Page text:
No wonder spider plants are so popular: Not only are these willowy beauties a delight to look at—they are also champion air-scrubbers that benefit your home’s air quality. The right type of TLC will keep your spider plant looking great and doing its job. Here’s how to care for your spider plant, so it can take care of you!
Spider Plants: The Perfect Houseplant?
While spider plants are only able to survive outdoors in very warm climates such as in Puerto Rico (they’re perennial in USDA hardiness zones 9 through 11) they seem almost to have been designed to be the perfect houseplant. They grow very well at room temperature and in indoor humidity levels and, unlike a lot of plants, spider plants tolerate artificial light very well, making them perfect even for windowless offices. You can grow a spider plant in a pot on your desktop or in a windowsill, allowing its long leaves to cascade down the side, or put it in a hanging basket where it can really show off its waterfall-like quality. And it won’t just sit these looking pretty: NASA scientists rated the spider plant above all other houseplants they tested when it came to removing harmful chemicals such as formaldehyde from indoor air.
Spider plants are also one of the most low-maintenance houseplants available, so a little care goes a long way. Here are our top spider plant care tip to help you get the most out of your spider plant:
The Right Container
Hanging baskets make the perfect home for your spider plant. They allow the plant enough space to cascade freely over all sides of the pot, as is its nature. A hanging basket will also give you the opportunity to appreciate your spider plant’s full potential in the appearance department. If you don’t have a good spot for a hanging basket, your spider plant will also do well in a pot in a place that allows it some room to cascade, such as on a stand, on the edge of a desk, or on a windowsill. Spider plants like to be root-bound, so don’t transplant your plant into a large pot.
Spider plants don’t need much watering to stay healthy. Depending on how dry and sunny your home or office is, you will need to water your spider plant about every 10 to 14 days. Wait until the soil is nearly dry, and then wet the soil thoroughly without allowing it to become waterlogged. If your tap water has a high salt content, distilled water may be a better choice for your spider plant. Salt or fluoride in water can cause leaf tip burn in spider plants.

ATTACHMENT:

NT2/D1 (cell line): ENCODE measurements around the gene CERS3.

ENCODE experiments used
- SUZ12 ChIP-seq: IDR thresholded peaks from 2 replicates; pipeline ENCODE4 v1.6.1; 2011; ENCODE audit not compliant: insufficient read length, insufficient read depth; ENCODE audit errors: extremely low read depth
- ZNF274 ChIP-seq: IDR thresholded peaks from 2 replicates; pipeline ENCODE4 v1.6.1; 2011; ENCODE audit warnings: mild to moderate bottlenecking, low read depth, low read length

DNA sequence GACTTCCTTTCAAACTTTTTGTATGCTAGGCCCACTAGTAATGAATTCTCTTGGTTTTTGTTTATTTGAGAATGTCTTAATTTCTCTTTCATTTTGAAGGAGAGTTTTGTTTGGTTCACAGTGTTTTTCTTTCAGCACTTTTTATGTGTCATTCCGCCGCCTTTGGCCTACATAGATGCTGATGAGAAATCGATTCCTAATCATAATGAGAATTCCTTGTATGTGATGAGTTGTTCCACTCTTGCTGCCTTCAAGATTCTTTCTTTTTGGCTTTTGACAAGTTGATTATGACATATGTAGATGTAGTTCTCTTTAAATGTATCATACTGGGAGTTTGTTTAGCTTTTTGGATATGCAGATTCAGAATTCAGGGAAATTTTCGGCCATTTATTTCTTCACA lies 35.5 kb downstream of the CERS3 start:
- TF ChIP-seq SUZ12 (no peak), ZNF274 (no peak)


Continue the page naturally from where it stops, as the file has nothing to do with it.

Spider plants are one of the few plants that do very well in artificial light, which makes them wonderful office plants. Even if your office doesn’t have a window, your spider plant should thrive as long as there is plenty of artificial light. It just won’t produce as many “baby plants” as it would normally produce in natural light.
Unlike many other houseplants, spider plants aren’t picky at all when it comes to soil. Any good potting soil that is made for indoor plants should be just fine for your spider plant, as long as it drains well. The Farmer’s Almanac recommends fertilizing your spider plant occasionally during spring and summer, but be careful not to over-fertilize.
Spider plants don’t typically have a problem with pests, although some people have reported issues with scale or mealybug. You can eliminate scale bugs by pruning infected leaves and stems, or simply picking the pests off by hand or rubbing them with alcohol swabs or neem-based leaf shine in the case of light infestations.
For mealybugs (see photo above), you can also pick the pests off by hand or rub them with an alcohol swab. Another option is to gently wash the affected plant using a solution of 2 teaspoons of mild dish detergent per gallon of water and a soft brush or cloth. There are also commercial products that kill mealybugs; look for a spray that is for houseplants, and make sure that it specifically says that it kills mealybugs.
How to Propagate a Spider Plant
Spider plants are easy to propagate. The easiest way to grow a new spider plant is to wait until one of the “babies” that dangle from your spider plant grows little roots on the bottom. Plant the baby in a small pot with good potting soil and keep the soil consistently moist, but not saturated, until the plant has had a chance to develop a mature root system. Then resume normal care. For a nice, full look, plant a few babies in the same pot, evenly-spaced apart.
- If your spider plant doesn’t look as full and bushy as you’d like it to, fill it out by adding a few “babies” to the pot alongside it.
- Spider plants are considered non-toxic for pets, unlike many houseplants. Still, your spider plant doesn’t make a good snack for Felix or Fido.
- Don’t let too many “babies” hang out on your spider plant, or they will sap your plant’s energy and make it look less vibrant. Share them with friends, plant them yourself, or trim and discard them.
Keep your Spider Plant, Lose the Spiders!
You love your spider plant, but that surprise visit from the real spider skittering around in your bathtub? Not so much.
Miss Muffet’s Revenge is the easy way to keep those creepy crawlers where they belong: outside. Miss Muffet’s Revenge keeps spiders away with just one spray for 12 months indoors, or forms a perimeter around your home to keep more spiders from coming in. It’s the un-welcome mat for spiders! No more chasing spiders with a fly-swatter, no more constant re-applying, and no more smelly aerosols. Showing spiders the door just got easy! Click here to learn more.